BRUCE ACKERLEY: SOUND OF MOUNTAIN
Glan yr Afon
ISBN 0 9549433 4 1
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|BRUCE ACKERLEY: SOUND OF MOUNTAIN|
This first collection published by Cinnamon Press shows the breadth of purposeful vision enjoyed by the poet Bruce Ackerley. It is a lengthy offering of 80 poems, several previously published, though some are in their final versions in this collection.
The poet is at his best when writing about the places he knows well, and we can follow in his footsteps pausing to see these places through his eyes. In FENLANDS: SEASONS IN EXILE We
come to the land slowly. In the end acquire its mood Like an old habit ... given time, every view yields its music.And NEWGALE SANDS is
good a place as any to feel the heart straighten himself outThe work has its association with music too. In FOR HELGE STEN (an experimental musician)
And yet your gift, however cobbled, is a vision of faith; of prayer; ... of ten minutes mapping Forever.And GETTING THERE dedicated to the music of Susumu Yokata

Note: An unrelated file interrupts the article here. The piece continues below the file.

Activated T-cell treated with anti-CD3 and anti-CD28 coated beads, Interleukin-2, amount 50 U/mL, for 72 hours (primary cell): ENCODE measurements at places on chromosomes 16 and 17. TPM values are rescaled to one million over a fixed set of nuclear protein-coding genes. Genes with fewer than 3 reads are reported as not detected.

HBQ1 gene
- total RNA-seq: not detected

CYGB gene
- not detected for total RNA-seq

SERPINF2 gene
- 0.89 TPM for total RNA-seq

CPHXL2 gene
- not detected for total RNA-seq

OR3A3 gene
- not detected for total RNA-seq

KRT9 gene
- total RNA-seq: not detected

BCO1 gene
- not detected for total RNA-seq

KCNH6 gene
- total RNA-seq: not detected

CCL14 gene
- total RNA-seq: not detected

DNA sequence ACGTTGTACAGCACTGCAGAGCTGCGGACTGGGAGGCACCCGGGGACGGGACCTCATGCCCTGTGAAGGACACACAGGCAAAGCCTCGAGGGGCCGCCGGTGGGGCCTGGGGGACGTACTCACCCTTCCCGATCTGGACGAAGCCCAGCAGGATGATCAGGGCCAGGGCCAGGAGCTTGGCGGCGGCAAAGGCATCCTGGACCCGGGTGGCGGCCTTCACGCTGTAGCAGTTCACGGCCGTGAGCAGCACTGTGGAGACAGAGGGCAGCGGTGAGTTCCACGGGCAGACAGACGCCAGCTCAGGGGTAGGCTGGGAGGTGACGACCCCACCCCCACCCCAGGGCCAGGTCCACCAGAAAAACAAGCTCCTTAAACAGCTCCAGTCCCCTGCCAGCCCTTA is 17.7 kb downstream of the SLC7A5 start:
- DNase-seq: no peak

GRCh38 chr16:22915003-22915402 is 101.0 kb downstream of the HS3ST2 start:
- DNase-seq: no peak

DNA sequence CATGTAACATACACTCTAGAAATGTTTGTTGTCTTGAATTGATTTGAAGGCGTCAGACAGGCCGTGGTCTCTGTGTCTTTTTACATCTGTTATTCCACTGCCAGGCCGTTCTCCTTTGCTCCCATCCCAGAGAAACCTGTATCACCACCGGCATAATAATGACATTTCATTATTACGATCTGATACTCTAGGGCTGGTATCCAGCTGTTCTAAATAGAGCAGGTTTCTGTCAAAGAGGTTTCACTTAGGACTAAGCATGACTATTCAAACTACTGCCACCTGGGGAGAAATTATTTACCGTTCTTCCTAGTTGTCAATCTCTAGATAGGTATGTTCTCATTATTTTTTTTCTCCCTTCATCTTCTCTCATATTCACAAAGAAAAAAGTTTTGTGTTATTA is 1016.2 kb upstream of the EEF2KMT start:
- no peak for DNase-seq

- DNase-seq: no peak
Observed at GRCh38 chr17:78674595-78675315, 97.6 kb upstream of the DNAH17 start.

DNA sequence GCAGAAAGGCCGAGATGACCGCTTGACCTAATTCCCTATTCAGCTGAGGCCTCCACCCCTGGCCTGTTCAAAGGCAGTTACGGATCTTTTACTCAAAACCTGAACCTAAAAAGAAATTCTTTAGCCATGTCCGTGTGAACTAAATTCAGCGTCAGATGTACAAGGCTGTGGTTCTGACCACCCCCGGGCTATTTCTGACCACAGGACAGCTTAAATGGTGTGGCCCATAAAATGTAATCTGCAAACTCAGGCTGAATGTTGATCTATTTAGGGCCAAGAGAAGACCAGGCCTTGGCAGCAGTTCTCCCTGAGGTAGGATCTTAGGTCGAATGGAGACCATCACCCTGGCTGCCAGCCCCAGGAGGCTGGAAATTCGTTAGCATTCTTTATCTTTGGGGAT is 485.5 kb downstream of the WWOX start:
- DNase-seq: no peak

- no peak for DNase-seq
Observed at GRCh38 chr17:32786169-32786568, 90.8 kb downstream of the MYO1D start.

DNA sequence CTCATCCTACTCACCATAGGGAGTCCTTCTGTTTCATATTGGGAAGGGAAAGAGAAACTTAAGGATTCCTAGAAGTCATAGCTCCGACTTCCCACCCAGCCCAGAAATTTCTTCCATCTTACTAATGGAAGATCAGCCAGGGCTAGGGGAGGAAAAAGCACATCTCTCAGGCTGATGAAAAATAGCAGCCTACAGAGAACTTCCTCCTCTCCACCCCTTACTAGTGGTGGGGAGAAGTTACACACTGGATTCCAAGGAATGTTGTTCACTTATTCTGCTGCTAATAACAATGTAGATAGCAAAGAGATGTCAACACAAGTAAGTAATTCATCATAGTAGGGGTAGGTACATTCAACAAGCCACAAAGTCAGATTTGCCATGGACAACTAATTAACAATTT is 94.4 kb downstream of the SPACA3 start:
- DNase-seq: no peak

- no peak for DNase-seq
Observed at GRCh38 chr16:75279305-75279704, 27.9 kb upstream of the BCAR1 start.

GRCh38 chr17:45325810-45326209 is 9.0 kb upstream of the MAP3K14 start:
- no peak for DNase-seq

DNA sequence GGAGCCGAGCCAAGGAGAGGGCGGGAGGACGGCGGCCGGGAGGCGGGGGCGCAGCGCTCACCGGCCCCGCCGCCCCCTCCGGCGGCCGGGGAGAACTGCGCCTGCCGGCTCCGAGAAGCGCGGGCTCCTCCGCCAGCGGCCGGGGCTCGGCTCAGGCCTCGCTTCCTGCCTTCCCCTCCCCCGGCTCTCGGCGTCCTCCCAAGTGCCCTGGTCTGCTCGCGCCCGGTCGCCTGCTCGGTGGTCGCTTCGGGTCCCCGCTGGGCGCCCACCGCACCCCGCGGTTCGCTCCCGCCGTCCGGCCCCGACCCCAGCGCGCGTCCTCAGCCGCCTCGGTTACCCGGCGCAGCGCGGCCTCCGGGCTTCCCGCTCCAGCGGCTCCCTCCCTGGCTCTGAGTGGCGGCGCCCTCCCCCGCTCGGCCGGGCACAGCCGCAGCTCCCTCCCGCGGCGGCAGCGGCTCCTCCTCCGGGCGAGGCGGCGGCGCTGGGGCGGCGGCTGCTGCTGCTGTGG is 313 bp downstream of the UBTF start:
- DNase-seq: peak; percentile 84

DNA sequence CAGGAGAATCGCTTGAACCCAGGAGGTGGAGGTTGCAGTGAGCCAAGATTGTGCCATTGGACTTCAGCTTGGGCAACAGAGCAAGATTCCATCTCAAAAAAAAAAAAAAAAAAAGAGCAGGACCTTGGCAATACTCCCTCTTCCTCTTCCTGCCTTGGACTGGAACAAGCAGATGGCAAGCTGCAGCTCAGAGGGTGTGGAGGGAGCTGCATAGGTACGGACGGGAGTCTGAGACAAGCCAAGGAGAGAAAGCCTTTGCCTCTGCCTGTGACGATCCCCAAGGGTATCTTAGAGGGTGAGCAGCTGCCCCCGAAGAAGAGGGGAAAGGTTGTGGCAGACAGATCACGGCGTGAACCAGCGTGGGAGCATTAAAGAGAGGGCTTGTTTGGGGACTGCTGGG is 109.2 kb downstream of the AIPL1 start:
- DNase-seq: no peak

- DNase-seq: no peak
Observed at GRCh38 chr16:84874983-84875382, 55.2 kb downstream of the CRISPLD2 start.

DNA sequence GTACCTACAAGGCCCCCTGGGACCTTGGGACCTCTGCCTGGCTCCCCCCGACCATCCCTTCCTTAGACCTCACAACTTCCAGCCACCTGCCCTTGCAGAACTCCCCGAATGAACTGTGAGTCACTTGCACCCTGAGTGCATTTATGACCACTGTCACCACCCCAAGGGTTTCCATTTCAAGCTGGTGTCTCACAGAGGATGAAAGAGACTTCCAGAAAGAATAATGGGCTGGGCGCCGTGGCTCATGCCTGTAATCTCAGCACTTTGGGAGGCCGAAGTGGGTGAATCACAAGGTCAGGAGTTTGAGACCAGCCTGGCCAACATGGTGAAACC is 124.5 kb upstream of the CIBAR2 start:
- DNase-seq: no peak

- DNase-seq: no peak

I've a child's need for magic — a flimflam of beats deep enough, sly enough to filch the sun of his gold; a diadem spider wrapped in your downy wings: deafness in pursuit of sound.The poems where the poet exposes his personal relationships are the least satisfactory, but his poem about death, DESTINATIONS is an honest expression of regret for the inability to feel what is always expected
...guess I loved you once, but when we lowered your husk down into its six-by-two clay pit, just what did I feel? Not enough.And he lightly touches upon the creative process on the poem LOVE, LOVE.
We're just two more saps, standing in line, hands out for a blank slate— so don't worry. The pen's been Read the riot act, There's a laying Off of soured linesBut for me the most successful poem is WOODLAND SUICIDE: which opens with
Try as you did, your world could not put away its teeth. ... What's done is done. The rope’s task — refinement; a sloughing off of hope, of failed roles, squandered love — all the stuff of belief.and ends
sensing ,that despair's bedfellow might indeed be courage.
|reviewer: John Cartmel-Crossley.|